Startup items have long been a tool used to ensure applications and scripts execute when a Mac is started up. Here’s how to easily modify these items.
Startup items can be found to some degree or another on all operating systems, and depending on which OS you’re talking about, there may be more than one path that exists to automatically launch applications upon starting up. In macOS, the commonly used location to find these entries is in System Preferences, Users & Groups, Login Items.
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Modifying the applications included within this section to add or delete selected items–by using the plus “+” or minus “-” keys respectively–will allow users and admins to configure these settings as desired. This includes the ability to hide the items by checking the appropriate box next to the item’s name so they launch but run quietly in the background until called to the foreground.
But, of course, being a computer system there are multiple ways to accomplish the same task, and Apple is no different by creating two directories that can be used to add and remove items from launching at startup:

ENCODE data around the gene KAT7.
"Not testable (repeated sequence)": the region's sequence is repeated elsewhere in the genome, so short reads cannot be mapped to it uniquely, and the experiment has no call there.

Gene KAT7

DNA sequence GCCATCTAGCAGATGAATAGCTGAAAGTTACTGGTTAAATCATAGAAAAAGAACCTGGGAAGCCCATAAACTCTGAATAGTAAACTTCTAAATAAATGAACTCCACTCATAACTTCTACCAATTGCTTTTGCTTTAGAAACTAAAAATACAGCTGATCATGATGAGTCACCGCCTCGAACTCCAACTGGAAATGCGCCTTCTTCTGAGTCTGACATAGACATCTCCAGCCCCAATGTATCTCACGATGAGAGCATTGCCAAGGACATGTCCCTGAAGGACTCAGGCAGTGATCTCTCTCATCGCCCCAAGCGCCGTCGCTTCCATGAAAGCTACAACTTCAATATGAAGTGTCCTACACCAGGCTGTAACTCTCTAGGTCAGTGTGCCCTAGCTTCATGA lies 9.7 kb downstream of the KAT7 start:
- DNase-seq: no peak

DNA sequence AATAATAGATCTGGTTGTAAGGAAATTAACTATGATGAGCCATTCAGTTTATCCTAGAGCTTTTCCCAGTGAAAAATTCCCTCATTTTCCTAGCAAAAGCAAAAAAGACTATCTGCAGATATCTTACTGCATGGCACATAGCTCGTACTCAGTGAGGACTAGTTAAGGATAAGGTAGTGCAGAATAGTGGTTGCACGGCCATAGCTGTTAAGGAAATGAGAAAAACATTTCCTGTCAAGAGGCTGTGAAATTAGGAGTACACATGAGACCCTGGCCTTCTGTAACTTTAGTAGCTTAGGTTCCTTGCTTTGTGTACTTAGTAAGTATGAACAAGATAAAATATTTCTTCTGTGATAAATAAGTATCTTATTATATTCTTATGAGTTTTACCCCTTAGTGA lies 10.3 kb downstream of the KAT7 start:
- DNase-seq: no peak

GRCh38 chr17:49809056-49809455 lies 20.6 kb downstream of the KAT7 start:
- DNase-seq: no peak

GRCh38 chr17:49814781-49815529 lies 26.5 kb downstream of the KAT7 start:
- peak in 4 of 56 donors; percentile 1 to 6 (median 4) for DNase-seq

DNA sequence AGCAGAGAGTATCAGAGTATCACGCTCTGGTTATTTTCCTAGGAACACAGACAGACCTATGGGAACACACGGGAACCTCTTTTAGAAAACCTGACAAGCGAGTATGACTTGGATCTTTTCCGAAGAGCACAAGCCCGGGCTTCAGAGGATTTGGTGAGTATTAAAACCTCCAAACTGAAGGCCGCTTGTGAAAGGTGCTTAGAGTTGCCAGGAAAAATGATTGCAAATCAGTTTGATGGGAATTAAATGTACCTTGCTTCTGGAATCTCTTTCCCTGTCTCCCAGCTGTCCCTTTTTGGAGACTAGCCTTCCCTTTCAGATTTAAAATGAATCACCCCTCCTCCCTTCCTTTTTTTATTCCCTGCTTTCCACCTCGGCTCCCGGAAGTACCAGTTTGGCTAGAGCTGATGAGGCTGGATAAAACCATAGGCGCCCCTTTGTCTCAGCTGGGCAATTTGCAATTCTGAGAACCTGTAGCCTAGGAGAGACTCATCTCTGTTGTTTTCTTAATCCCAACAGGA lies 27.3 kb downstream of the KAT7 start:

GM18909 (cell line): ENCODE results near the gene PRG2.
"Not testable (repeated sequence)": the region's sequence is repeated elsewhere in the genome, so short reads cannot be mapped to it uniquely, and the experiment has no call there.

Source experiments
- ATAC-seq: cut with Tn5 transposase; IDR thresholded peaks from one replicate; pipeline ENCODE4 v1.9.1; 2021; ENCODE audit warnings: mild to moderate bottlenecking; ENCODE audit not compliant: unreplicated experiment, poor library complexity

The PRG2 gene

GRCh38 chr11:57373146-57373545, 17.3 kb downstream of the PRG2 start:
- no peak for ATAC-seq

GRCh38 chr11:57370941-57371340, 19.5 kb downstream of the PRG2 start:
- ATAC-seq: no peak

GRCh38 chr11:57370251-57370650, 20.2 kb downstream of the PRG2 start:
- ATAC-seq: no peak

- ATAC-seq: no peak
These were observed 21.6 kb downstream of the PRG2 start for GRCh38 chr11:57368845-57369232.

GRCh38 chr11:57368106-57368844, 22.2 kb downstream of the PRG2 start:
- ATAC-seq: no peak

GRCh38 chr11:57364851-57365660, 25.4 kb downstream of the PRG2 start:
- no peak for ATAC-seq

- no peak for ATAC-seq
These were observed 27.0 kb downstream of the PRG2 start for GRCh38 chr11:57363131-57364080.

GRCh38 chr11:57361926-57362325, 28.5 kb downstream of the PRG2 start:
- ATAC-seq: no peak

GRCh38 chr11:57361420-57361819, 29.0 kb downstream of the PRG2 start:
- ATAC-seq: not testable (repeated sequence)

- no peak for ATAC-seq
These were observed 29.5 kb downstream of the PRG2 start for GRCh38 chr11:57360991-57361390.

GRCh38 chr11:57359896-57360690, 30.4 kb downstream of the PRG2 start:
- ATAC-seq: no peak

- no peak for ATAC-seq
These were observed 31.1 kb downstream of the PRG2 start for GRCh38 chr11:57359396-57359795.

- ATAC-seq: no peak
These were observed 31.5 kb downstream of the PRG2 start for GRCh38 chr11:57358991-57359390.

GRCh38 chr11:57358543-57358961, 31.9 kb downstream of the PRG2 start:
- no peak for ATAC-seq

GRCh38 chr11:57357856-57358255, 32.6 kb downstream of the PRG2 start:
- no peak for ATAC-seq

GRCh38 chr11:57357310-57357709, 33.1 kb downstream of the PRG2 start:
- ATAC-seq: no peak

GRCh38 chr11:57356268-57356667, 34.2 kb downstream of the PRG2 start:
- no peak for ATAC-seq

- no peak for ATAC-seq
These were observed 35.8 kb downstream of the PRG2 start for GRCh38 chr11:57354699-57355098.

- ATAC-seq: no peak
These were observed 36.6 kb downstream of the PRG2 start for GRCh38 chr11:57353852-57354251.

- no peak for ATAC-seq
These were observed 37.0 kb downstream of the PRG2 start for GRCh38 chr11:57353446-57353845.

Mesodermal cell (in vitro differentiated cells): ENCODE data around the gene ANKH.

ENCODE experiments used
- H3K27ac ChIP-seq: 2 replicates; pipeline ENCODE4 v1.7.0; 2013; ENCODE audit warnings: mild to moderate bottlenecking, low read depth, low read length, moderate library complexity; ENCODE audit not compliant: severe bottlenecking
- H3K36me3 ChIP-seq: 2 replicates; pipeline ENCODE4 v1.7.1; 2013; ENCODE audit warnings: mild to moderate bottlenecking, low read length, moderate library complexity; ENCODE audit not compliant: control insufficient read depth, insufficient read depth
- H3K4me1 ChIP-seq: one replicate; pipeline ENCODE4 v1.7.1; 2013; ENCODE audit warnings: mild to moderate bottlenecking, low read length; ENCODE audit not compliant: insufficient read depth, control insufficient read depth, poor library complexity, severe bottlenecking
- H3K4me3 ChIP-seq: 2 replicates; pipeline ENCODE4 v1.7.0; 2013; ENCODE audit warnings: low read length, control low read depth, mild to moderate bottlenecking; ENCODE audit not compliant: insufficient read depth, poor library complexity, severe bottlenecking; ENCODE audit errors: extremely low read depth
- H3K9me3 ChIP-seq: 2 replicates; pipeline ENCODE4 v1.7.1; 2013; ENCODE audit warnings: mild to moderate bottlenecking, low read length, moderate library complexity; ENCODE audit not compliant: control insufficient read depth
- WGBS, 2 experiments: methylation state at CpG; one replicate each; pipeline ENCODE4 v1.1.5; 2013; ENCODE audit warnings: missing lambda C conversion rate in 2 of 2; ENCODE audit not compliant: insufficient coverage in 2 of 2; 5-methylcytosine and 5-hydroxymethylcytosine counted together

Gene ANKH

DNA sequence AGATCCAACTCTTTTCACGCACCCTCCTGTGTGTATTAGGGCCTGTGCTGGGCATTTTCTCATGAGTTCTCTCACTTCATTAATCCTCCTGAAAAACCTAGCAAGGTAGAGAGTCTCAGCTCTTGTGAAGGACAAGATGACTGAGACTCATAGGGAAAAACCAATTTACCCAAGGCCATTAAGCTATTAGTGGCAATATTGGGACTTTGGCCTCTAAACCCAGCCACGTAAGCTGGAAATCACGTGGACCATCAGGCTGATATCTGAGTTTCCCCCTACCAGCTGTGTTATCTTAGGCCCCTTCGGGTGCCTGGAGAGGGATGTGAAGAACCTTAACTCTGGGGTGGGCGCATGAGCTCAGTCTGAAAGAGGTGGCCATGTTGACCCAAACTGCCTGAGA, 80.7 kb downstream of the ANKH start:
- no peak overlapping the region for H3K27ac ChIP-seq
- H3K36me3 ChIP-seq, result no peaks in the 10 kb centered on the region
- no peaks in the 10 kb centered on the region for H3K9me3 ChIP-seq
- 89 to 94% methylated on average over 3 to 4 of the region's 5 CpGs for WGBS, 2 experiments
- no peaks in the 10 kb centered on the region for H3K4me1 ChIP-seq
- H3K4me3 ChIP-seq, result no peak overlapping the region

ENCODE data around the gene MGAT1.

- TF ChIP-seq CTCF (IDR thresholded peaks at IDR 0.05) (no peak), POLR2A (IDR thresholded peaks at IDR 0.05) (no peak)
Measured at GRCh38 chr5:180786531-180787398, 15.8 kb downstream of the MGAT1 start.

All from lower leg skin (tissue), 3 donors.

Though these directories are all but deprecated–and Apple strongly advises against using them for managing startup items, like applications and scripts–they still appear in Apple’s most recent version of macOS Catalina. There’s nothing at the system-level to restrict the use of these directories by admins. Furthermore, it’s not uncommon for developers to still leverage these paths, especially for older applications since it just works.
By default, however, these paths should be empty on a base system with macOS installed. Should you find something suspect when navigating through these directories, chances are good that they can simply be deleted without affecting any installed applications on the device. It is better to err on the side of caution and check with admins or the device’s user before making any changes to these directories.